Venue Details

169 Star Starred
Steppenwolf Downstairs Theatre
1650 N. Halsted St. Chicago, IL 60614
Venue website Get directions
54 events
35 reviews
6 stars
Parking costs $10 or $12, depending on the day. No elevator in the garage. Street parking is scarce, and since there's no intermission, you can't go out & pay for more time.
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54 events
35 reviews
6 stars
This is a one act play, lasting one hour & 45 minutes. You can take a drink into the theatre.
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Reviews & Ratings

"August: Osage County"
44 ratings
4.6 average rating
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4 events
1 review
2 stars
attended Jul 03 2007

Overall, a very moving performance reminiscent of Tennessee Williams. We found, at times, the timing off on some of the dialog. The character, Jean - a 14 year old girl, lacked the exuberance and mood changes of every teenage girl I've ever...continued

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11 events
3 reviews
7 stars
attended Jul 22 2007

A well-staged production, with a cast of made up of some of Chicago's best! Amy Morton and Jeff Perry were my favorites in this show. It is a long show (3hrs. 20 min.) but it moved along really well. It didn't fell like 3+ hours at all.

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13 events
1 review
0 stars
attended Jul 20 2007

A smart & funny play about a dysfunctional Oklahoma family. The 3 hours of the play flashed by. It never seemed slow and the excellent acting made you care about nearly all of the 10+ varied actors. Thoroughly recommended for an adult audience.

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More Information


Quotes & Highlights

Watch the behind-the-scenes video of _August: Osage County on YouTube.
“Staggeringly ambitious, staggeringly successful” —_Chicago Tribune

“Deep and highly entertaining work, consistently rich, raw and intense, filled with viciousness and vicious wit.” —Variety
“Highly recommended!” —Chicago Reader
“Hugely ambitious drama…intensely literate” —Chicago Sun-Times


Steppenwolf Theatre Company presents August: Osage County, by Steppenwolf ensemble member Tracy Letts.  Ensemble member Anna D. Shapiro directs a cast of 13, including ensemble members Ian Barford, Francis Guinan, Mariann Mayberry, Amy Morton, Sally Murphy, Jeff Perry, Rondi Reed and Rick Snyder, as well as Deanna Dunagan, Kimberly Guerrero, Fawn Johnstin, Dennis Letts and Troy West.

When their patriarch vanishes, the Weston clan must return to their three-story home in rural Oklahoma to get to the heart of the matter. With rich insight and brilliant humor, Letts paints a vivid portrait of a Midwestern family at a turning point.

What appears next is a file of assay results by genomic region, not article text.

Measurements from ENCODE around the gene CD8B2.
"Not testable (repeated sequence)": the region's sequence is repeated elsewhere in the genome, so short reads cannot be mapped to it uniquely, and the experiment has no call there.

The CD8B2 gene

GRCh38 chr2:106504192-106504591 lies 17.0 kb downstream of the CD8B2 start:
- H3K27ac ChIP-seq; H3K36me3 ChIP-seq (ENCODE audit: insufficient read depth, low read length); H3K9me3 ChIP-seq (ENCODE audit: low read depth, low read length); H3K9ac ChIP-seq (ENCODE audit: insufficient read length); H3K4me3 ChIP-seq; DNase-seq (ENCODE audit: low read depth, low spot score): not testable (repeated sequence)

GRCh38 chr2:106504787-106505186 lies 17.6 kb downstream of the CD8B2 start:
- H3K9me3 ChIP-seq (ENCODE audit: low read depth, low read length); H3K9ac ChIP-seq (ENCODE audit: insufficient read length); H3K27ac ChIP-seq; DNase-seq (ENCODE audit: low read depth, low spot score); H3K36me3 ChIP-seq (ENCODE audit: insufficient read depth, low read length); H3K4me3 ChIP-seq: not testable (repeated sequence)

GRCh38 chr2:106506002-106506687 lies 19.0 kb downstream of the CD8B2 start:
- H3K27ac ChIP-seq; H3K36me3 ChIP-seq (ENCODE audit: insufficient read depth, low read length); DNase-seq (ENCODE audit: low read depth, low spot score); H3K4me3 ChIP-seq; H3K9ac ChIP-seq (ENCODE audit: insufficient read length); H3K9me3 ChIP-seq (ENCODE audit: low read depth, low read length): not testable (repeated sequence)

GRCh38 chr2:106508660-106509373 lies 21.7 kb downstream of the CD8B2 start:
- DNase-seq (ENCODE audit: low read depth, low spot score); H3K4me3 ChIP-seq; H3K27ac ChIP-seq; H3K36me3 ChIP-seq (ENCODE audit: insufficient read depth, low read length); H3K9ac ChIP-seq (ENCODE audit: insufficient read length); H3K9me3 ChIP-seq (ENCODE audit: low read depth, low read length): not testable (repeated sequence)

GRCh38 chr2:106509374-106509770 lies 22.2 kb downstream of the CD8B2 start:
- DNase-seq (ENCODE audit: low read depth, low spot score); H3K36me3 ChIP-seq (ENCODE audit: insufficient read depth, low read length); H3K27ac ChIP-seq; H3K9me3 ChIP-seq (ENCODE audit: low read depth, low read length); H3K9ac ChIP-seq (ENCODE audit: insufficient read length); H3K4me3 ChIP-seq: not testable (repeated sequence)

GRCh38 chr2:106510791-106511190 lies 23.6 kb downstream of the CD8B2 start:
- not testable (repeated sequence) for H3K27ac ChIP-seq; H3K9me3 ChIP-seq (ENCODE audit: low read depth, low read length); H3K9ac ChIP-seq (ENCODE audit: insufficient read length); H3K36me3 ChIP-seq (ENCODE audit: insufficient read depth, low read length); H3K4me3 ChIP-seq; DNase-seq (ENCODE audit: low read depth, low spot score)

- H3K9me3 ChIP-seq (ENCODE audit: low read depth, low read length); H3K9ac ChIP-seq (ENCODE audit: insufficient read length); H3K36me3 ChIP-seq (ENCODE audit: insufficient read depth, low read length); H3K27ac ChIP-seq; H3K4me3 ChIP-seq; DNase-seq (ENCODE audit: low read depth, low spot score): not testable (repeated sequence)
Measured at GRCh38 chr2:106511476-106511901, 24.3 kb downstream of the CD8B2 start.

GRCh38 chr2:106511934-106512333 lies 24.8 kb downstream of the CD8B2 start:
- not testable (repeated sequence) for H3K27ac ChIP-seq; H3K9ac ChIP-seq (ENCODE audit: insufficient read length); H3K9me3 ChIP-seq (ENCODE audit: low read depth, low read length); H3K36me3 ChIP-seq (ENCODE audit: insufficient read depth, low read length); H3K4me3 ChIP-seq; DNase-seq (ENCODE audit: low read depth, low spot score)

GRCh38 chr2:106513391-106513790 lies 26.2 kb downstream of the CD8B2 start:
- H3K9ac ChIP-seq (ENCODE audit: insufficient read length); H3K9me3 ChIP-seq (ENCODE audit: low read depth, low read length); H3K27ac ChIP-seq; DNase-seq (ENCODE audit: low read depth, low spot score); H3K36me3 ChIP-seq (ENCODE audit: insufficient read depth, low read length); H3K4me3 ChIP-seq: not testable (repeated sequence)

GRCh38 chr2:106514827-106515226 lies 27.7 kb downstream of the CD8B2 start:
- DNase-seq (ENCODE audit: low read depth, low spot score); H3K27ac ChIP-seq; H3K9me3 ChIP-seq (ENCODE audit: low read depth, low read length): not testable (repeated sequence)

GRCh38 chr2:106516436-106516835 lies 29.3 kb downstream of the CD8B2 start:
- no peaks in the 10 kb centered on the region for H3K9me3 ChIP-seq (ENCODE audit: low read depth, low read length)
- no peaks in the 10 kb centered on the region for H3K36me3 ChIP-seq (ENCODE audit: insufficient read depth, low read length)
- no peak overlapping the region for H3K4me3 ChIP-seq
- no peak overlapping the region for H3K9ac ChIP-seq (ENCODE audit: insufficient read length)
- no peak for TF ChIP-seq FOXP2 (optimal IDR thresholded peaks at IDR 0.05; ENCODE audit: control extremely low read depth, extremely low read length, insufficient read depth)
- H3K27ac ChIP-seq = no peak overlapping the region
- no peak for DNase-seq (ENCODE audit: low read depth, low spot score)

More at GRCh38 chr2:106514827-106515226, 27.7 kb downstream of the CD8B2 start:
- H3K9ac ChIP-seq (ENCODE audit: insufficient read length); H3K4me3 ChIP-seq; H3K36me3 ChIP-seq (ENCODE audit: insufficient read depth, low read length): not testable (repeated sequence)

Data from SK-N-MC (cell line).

Tracy Letts (Playwright) became an ensemble member in 2002 and was recently named an artistic associate. He has appeared at Steppenwolf in Betrayal, The Pillowman, Last of the Boys, The Pain and the Itch, The Dresser, Homebody/Kabul, The Dazzle, Glengarry Glen Ross (also Dublin and Toronto), Three Days of Rain, Road to Nirvana, Picasso at the Lapin Agile and the Steppenwolf for Young Adults production of The Glass Menagerie. He appeared in Who’s Afraid of Virginia Woolf? (Alliance Theatre Company) directed by ensemble member Amy Morton. Previous Chicago stage credits include The Caine Mutiny Court-Martial (A Red Orchid Theatre), Conquest of the South Pole (Famous Door), Bouncers (the Next Lab) and his directorial debut at the Lookingglass Theatre with Great Men of Science Nos. 21 and 22. He is the author of Man from Nebraska, which was produced at Steppenwolf in 2003 and was a finalist for a Pulitzer Prize; Killer Joe, which has been produced in Chicago, London and New York; and Bug, which has played in New York, Chicago and London. He has appeared on television in The District, Profiler, Prison Break, The Drew Carey Show, Seinfeld and Home Improvement. Film appearances include Guinevere, U.S. Marshals and Chicago Cab.

About the Ticket Supplier: Steppenwolf

Steppenwolf Theatre Company is an internationally-renowned company of thirty-five artists whose talents include acting, directing, playwriting, filmmaking, and textual adaptation. Steppenwolf has redefined the landscape of acting and performance by spawning a generation of America’s most gifted artists, including Joan Allen, John Mahoney, John Malkovich, Laurie Metcalf, Martha Plimpton and Gary Sinise. No other American theater ensemble has survived as long and thrived as much as the Steppenwolf company of artists, who return home to Chicago to do the work they love.